Tuesday, January 16, 2007

Capt. John E. Smith

Captain: John Edward Smith

{“I cannot imagine any condition which would cause this ship to founder. I cannot conceive of any vital disaster happening to this vessel. Modern shipbuilding has gone beyond that”!!!}

Solidly built, slightly above medium height, he was handsome in a patriarchal sort of way. His neatly trimmed white beard and barrel like chest, coupled with his clear eyes, gave him somewhat of a stern countenance, an impression immediately dispelled by his gentle speaking voice, and urban manners. Passengers and crew alike respectfully and affectionately knew him as E.J. He was a natural leader, radiating a reassuring combination of authority, confidence, and good humor.

He earned about $100,000 a year!

His residence in 1912 was Southampton, England!

He was born in Hanley, Stoke, England!

Age at the time of the disaster, 62!

As he spoke to the press, "When anyone asks me how I can best describe my experiences in nearly 40 years at sea, I merely say, uneventful. Of course, there have been winter gales, and storms and fog and the like, but in all my experience I have never been in any accident of any sort worth speaking about. I have seen but one vessel in distress in all my years at sea - a brig, the crew of which were taken off in a small boat in charge of my third officer. I never saw a wreck and have never been wrecked, nor was I ever in any predicament that threatened to end in disaster of any sort. You see, I am not very good material for a story."

There was one mishap when he was the captain of the Olympic on her fifth voyage, sailing down the Solent River at the normal speed of 18 knots. She turned to round Bramble Bank and slowed to 11 knots and took the commander of the 7000-ton cruiser HMS Hawke by surprise, who was unable to avoid collision. The Hawke got too close to the Olympics stern area, and the suction from the Olympic pulled the lighter ship towards her, which ended up in a collision. After the two ships collided, the bow of the Hawke was buried deep in the Olympic stern area.

"The Olympic is unsinkable, and Titanic will be the same when she is put in commission." He continued, "either of these two vessels could be cut in halves and each half would remain afloat almost indefinitely. The non-sinkable vessel has been reached in these two wonderful craft." "I venture to add," concluded the Captain, "that even the engines and boilers of these vessels were to fall through their bottoms, the vessels would remain afloat."

White Star Line had over the years built up a clientele of passengers that would not dream of crossing the Atlantic with out E.J. Smith as their captain. He was the epitome of an old seadog, he may have had the look of a fearsome man, but to the contrary he was very soft spoken. He was gentle and a natural leader, which passengers and crew put their trust and confidence in. He had a quite voice and a ready smile. He was very popular with officers and men alike, the crew knew him to be a good kind-hearted man. They looked upon him as a sort of father.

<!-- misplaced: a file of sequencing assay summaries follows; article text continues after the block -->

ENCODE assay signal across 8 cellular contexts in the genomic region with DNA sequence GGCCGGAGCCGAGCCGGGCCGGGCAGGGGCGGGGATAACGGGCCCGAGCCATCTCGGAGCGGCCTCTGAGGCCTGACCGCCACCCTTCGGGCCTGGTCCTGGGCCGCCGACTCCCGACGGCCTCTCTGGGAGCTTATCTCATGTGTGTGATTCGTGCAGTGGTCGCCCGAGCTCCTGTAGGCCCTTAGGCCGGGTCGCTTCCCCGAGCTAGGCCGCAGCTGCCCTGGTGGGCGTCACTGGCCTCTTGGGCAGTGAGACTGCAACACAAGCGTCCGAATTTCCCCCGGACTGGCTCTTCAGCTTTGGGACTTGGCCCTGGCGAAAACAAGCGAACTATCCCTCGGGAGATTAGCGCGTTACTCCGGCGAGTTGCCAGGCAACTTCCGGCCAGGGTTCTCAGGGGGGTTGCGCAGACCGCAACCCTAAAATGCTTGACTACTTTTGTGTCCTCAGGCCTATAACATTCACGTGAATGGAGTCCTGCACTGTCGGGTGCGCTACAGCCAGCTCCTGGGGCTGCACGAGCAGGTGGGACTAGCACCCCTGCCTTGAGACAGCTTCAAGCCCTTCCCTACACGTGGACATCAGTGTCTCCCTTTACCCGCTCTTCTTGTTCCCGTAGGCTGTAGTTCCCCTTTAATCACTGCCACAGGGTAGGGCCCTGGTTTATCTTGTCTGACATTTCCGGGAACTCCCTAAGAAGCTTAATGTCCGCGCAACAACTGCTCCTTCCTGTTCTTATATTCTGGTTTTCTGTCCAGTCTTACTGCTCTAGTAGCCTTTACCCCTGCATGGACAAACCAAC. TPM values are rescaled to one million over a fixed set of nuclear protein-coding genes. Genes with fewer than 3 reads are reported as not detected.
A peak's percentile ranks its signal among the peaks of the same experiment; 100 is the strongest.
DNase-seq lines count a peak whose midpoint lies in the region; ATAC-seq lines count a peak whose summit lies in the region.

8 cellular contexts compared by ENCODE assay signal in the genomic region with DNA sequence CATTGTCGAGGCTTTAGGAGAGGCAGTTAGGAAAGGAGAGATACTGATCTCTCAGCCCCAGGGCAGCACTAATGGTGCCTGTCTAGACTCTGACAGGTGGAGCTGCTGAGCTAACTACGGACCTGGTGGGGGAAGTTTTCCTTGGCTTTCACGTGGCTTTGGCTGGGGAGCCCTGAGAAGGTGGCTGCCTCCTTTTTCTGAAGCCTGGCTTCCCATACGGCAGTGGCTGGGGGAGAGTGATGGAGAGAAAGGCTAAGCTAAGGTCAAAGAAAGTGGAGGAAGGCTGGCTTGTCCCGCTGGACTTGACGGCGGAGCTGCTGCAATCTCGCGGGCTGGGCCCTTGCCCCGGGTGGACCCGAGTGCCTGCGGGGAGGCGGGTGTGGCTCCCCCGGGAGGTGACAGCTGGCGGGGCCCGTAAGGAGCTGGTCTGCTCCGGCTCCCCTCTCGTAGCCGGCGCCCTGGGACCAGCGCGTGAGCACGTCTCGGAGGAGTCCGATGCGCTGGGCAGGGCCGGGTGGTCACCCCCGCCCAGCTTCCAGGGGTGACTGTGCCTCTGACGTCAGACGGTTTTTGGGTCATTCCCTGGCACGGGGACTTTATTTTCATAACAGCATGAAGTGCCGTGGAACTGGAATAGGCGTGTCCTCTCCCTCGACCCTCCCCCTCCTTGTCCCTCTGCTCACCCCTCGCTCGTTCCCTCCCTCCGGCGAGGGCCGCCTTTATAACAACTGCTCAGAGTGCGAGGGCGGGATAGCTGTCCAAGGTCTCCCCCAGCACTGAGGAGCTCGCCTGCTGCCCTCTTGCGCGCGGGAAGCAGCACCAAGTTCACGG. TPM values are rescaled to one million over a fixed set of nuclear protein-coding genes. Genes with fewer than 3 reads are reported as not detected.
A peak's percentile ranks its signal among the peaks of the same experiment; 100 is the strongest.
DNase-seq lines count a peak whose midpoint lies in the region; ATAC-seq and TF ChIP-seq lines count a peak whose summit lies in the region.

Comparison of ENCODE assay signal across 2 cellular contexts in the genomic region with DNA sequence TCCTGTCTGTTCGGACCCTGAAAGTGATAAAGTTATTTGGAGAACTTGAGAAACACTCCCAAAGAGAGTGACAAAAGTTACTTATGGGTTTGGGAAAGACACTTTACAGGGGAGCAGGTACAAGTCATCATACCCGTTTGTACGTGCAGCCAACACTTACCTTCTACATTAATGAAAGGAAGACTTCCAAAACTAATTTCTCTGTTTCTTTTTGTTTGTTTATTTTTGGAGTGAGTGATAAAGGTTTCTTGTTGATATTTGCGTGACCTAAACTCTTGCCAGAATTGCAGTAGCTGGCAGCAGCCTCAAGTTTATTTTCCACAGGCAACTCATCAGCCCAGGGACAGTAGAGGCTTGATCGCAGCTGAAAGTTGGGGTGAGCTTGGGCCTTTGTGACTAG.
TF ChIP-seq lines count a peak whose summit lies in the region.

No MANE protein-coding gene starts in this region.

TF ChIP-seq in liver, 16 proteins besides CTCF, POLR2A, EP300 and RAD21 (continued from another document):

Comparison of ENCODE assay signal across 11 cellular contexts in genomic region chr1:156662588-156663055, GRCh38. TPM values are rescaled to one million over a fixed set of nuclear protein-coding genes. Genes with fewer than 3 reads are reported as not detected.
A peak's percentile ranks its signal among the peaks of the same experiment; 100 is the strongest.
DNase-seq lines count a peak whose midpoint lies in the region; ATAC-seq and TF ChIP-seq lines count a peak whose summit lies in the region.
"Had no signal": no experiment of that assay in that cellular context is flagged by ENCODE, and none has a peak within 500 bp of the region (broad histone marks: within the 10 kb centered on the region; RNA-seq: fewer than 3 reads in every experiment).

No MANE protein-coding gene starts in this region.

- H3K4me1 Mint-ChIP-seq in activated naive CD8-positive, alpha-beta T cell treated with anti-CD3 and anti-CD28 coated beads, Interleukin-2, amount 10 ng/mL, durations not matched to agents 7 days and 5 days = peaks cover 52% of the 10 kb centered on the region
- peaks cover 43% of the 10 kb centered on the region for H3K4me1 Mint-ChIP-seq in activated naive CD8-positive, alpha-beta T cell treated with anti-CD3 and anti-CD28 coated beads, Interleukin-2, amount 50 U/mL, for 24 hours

On Wednesday, April 10th, Sailing Day, shortly before 7:00.am, Captain Smith, left his home at Woodhead, a red-bricked, twin-gabled home on Winn Road in Southampton. Smith was wearing a bowler hat and a long overcoat. The local newspaper boy Albert "Ben" remembers him coming out and saying to him, "'Alright son, I'll take my paper.'" The boy gave the departing captain his paper. Smith turned around to wave good-bye to his wife Eleanor and twelve-year old daughter, Helen, who stood in the doorway, not knowing that they would never see him again. He then entered his waiting taxi. His ride from Westwood Park took him through the center of Southampton and down the hill to the docks. Little did he know he was going to be the captain of what has become the most famous shipwreck of all time!

Captain John Edward Smith did not survive the Titanic’s sinking.



I'd say the moral to this story is none of us know what the next second holds so we should keep our lives in order. It happens to the "good" as well as to the "bad". Grandma

Just Theresa said...

Mom finally let me read your blog. Its pretty cool to have a cousin who knows so much about the Titanic. I know you like to make models of the Titanic, one time I seen a model at Hobby Lobby, you were the first person I thought of when I seen it.

See you later:), Jonathan

Daniel said...


Yes none of know what the next second holds, and this story just magnifies that idea.


Glad your able to read my blog. Hope your able to learn something, and find it interesting.

Southern Belle said...

Hey, I was wondering where you get all this information.

creator of the TITANIC GAZETTE blog.

Brittnee said...

Great work.